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Reviews » DVD Video Reviews » Mom
Mom
MGM // R // June 30, 2015
List Price: $19.98 [Buy now and save at Amazon]
Review by Ian Jane | posted July 29, 2015 | E-mail the Author
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C O N T E N T
V I D E O
A U D I O
E X T R A S
R E P L A Y
A D V I C E
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The Movie:

Written and directed by Patrick Rand in 1991, Mom starts off with an interesting scene wherein a young pregnant woman sits down to rest on her suitcase. She asks a strange man clad in black with mirrored shades for a light, but he doesn't respond. Maybe because he doesn't think pregnant women should smoke? Nope, that's not it. He's biding his time. When the moment is right, he takes her out into the nearby desert and eats her.

That man is Nestor Duvalier (Brion James) and, by impersonating a blind man, he has just rented a room from a kindly old woman named Emily Dwyer (Jeanne Bates), though not without raising the suspicion of her TV news reporter son, Clay (Mark Thomas Miller). When Nestor ‘turns' Emily and she turns into a flesh-eating monster herself, things obviously get… weird. Clay calls to check in on her but when he gets no answer he pays her a visit. This turns into a bit of a stealth mission where he trails Nestor and Emily and sees them kill and eat a homeless man in a back alley.

As Clay starts to realize what's happened to his mother, he has to figure out what to do with her, all while keeping his wife Alice (Mary McDonaugh), who is great with child, safe and out of harm's way. This gets even more complicated when the cops, led by Lieutenant Hendrix (Art Evens), start to wonder who is behind all of these killings…

The most interesting part of this movie is when Clay, drunk off of his ass, picks up a ditzy hooker named Beverly Hills (Stella Stevens) in a dive bar, takes her back to mom's place and essentially wrestles with the morality of feeding her to his mom or not. Beverly, also pretty drunk, is oblivious to what's actually going on but Clay really is trying to do the right thing and at the same time, take care of the woman who raised him. Moments like this are, sadly, fleeting in the film and that really brings it down. For this to work, we need to feel the connection between Clay and Emily and while on paper maybe it was there, in the film itself it's not. Jeanne Bates creates a nice enough old lady but she's just that, a nice old lady, there's no distinctive personality here while Mark Thomas Miller as Clay has trouble emoting. He's fine at playing frustrated but you never get the impression that there's any sort of parental bond here.

The movie also has trouble finding its place in terms of tone. It starts off as sort of a weird, gory comedy. Brion James' character is actually a lot of fun to watch here and he's great in the part but once he's out of the picture, the movie takes a step down as it tries to become more serious. Is it a horror movie? Well, it's never scary despite some admittedly cool, albeit brief, monster effects and gore. Is it a comedy? If so, it's only occasionally funny. Is it a drama? The ending certainly plays it off that way but the eight minutes that come before the last fifteen don't do a very good job of selling us on the seriousness of the matter. And that's a shame, because there are interesting ideas at work here. Clay should have had more soul searching to do here, he should have maybe spilled his guts to his wife to let us know what was bothering him and in turn to let her know. This would have given us some insight into the marriage he winds up having to try and save and into his relationship with his mother but this never happens.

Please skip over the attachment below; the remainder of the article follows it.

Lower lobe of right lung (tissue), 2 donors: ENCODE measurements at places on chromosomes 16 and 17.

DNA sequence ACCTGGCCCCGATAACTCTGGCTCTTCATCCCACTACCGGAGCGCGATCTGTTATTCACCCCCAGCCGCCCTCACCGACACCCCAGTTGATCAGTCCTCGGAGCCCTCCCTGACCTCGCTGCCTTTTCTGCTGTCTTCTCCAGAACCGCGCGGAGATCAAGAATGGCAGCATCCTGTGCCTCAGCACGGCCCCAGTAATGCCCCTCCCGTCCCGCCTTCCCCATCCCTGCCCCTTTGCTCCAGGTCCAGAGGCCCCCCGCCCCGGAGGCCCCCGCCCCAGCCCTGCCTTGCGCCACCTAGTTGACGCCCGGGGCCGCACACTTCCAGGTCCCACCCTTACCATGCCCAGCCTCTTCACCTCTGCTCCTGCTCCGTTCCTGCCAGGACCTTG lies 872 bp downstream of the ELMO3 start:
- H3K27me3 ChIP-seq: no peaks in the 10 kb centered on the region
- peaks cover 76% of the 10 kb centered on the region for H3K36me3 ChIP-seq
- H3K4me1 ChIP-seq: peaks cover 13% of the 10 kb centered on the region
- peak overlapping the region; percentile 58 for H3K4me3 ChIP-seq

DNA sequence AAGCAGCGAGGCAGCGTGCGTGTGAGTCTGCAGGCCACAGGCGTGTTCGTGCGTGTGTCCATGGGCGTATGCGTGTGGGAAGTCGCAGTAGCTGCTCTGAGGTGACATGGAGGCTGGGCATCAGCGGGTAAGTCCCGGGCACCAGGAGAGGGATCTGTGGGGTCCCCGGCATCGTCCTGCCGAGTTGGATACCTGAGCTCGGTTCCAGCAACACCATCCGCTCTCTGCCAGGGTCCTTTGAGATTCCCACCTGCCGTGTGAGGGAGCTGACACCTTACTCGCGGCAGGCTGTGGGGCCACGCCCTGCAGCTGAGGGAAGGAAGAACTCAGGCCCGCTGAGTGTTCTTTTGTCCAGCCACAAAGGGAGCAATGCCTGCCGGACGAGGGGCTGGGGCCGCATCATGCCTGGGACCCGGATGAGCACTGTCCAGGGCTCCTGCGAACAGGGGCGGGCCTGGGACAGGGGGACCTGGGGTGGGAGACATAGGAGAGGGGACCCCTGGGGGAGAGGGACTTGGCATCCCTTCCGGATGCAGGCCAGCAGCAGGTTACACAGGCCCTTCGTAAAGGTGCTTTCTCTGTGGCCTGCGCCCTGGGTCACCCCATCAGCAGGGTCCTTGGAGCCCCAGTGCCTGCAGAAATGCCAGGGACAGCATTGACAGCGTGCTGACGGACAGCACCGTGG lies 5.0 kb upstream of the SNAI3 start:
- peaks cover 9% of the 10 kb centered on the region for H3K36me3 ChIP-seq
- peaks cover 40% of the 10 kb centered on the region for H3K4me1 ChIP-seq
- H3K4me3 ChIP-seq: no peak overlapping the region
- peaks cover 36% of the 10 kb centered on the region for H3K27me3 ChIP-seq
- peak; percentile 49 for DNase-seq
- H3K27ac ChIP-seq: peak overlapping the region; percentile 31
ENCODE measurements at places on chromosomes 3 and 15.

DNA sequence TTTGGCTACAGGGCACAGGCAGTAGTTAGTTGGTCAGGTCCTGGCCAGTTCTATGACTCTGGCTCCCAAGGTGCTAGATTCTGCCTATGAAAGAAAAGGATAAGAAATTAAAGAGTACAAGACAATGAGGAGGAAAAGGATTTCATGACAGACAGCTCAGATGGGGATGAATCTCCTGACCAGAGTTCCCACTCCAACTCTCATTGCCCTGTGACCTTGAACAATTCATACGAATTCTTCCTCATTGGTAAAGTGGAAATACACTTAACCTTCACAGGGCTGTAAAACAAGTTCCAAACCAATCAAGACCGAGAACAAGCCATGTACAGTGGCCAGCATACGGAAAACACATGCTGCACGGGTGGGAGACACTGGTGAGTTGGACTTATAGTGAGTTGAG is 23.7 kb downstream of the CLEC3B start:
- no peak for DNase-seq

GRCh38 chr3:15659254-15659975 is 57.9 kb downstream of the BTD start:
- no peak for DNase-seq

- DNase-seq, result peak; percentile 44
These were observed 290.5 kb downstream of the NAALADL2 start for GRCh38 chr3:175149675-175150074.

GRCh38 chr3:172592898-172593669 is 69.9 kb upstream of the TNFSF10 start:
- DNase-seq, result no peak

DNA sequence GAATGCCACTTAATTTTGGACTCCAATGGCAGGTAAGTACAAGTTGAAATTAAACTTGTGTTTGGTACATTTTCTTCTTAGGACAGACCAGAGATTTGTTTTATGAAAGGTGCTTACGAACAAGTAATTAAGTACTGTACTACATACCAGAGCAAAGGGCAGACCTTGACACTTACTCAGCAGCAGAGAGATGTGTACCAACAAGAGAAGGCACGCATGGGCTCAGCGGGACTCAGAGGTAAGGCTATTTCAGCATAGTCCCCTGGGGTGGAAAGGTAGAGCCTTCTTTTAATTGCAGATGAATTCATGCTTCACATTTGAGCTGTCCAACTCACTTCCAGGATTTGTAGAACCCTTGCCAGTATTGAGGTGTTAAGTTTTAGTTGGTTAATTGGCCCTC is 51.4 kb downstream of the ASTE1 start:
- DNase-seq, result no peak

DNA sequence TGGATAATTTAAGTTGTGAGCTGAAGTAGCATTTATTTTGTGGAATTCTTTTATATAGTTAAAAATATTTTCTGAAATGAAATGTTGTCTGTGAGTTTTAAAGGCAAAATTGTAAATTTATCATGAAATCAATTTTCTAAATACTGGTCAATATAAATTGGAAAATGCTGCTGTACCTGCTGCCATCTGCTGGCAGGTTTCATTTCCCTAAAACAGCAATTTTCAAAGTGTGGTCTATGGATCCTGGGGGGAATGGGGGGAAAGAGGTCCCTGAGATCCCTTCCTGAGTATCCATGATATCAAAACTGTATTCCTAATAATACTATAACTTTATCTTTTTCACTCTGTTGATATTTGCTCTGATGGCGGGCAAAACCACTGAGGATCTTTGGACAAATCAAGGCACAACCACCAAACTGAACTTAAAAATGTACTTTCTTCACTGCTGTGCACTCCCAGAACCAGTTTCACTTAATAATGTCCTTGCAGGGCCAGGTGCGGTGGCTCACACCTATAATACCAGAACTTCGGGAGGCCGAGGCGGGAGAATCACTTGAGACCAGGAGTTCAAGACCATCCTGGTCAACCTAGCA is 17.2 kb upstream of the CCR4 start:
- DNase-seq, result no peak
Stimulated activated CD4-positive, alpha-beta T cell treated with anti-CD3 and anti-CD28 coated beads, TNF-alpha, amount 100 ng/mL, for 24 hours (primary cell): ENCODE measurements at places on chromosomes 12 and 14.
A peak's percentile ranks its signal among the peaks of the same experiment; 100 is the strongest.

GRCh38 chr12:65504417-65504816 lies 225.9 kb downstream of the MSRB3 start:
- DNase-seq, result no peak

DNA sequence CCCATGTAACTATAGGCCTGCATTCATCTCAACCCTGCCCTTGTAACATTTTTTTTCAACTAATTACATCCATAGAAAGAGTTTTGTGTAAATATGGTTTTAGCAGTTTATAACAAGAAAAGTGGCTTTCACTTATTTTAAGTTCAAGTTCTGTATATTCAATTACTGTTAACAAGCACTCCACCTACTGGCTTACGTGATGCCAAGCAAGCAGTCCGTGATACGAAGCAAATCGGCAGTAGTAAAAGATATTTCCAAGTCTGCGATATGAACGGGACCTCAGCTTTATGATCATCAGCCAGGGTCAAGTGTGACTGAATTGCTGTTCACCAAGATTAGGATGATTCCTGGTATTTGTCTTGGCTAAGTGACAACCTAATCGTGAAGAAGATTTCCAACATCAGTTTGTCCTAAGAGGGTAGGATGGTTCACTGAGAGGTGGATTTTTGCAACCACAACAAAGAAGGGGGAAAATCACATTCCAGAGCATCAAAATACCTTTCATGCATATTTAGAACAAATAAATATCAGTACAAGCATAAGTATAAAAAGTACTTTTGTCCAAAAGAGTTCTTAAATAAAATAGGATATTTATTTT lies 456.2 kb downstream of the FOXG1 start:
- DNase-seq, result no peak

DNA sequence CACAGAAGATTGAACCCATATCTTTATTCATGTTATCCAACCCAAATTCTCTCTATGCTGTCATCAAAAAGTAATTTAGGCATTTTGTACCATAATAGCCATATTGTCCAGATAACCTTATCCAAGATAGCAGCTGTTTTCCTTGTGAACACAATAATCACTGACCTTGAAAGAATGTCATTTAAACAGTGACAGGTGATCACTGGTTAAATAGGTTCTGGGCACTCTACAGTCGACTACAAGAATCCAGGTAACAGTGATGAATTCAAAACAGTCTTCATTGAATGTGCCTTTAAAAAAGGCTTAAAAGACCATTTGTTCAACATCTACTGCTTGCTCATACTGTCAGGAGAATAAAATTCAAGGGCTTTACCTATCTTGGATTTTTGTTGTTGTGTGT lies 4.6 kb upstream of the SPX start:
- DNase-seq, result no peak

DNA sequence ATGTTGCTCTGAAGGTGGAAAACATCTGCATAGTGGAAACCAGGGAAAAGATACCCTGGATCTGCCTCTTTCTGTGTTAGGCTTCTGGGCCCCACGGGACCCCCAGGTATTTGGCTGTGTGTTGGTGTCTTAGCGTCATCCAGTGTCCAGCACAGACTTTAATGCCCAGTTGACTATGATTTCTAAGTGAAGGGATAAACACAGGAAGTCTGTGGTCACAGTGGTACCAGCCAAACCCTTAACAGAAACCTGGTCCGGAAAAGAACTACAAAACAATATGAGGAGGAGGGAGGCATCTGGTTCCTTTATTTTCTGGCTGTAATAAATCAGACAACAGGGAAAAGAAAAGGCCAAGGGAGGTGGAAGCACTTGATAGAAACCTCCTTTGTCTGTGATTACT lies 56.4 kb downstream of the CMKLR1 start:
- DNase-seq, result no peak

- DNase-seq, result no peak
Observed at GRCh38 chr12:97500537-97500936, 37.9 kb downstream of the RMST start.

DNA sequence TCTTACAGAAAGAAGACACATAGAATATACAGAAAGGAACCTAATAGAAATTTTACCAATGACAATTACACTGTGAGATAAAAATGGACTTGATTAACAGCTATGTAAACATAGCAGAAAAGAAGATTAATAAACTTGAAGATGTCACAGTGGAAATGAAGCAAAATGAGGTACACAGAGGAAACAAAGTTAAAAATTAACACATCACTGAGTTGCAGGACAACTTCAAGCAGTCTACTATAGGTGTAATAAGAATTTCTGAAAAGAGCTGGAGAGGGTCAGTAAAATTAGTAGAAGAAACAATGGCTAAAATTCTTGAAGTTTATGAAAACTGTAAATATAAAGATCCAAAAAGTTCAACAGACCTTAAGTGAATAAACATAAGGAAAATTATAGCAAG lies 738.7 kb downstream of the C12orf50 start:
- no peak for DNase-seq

What we wind up with, for reasons stated, as a few scenes that were probably meant to have legitimate impact but wind up falling flat. Which is basically the problem with the whole movie: it falls flat. It's nicely shot, it's well assembled if occasionally poorly paced, and it has good ideas but the cliché characters and performances, coupled with the problematic script, keep this one from even coming close to hitting its potential.

The DVD:

Video:

Mom arrives on DVD framed at 1.78.1 widescreen. Despite some noticeable print damage that pops up throughout the film sporadically, the transfer is decent enough. Some of the L.A./skid row locations look suitably gritty but a large portion of the movie takes place inside Emily's house, which is fairly bright and colorful. There are no obvious compression artifacts to note and black levels are good. Detail is fine for a standard definition presentation while colors and skin tones all look to be in check. The transfer here is just fine.

Sound:

The English language Dolby Digital 2.0 Stereo track on this disc is pretty solid. No alternate language options or subtitles of any kind are provided. There's decent channel separation here, particularly during the more active scenes (basically just the kill scenes) where there is a bit more left/right action noticeable in the mix. The levels are properly balanced here and there are no problems with any hiss or distortion.

Extras:

There are no extras on the disc, just a static menu that offers chapter selection.

Final Thoughts:

Mom isn't successful as neither a horror film, a comedy or a drama despite mixing in elements from all three genres. We never feel the connection between mother and son that we need to really make this work and as such, the movie drags despite a few amusing moments. The MOD/DVD-R release from MGM's Limited Edition Collection looks and sounds decent enough, but the movie is a bit of a snooze. Skip it.

Ian lives in NYC with his wife where he writes for DVD Talk, runs Rock! Shock! Pop!. He likes NYC a lot, even if it is expensive and loud.

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